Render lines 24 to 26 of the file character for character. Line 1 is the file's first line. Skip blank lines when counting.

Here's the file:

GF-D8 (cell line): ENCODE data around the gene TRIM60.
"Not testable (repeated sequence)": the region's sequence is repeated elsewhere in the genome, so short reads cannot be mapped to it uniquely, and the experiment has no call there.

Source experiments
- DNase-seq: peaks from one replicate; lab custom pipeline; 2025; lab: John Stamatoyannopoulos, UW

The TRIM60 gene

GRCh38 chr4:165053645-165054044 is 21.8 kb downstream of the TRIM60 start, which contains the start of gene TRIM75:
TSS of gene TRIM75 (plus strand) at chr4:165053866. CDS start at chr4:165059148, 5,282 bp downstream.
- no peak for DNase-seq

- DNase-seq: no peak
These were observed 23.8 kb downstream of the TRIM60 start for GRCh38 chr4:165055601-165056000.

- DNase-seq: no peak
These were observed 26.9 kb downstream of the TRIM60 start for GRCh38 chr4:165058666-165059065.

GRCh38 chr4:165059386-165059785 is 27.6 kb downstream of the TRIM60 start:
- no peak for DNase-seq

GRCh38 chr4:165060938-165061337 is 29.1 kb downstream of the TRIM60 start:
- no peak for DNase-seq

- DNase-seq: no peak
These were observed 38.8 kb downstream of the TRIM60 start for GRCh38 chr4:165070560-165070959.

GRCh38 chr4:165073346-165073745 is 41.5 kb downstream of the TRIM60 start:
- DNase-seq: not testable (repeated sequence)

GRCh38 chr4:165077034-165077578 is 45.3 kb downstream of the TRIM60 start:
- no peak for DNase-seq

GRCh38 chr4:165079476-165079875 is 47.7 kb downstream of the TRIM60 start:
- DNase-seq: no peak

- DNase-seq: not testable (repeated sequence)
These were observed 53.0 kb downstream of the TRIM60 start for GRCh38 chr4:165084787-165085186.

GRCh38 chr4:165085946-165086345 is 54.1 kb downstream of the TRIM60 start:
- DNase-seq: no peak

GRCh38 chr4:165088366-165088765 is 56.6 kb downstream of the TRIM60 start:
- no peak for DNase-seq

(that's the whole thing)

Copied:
- DNase-seq: no peak

- DNase-seq: not testable (repeated sequence)
These were observed 53.0 kb downstream of the TRIM60 start for GRCh38 chr4:165084787-165085186.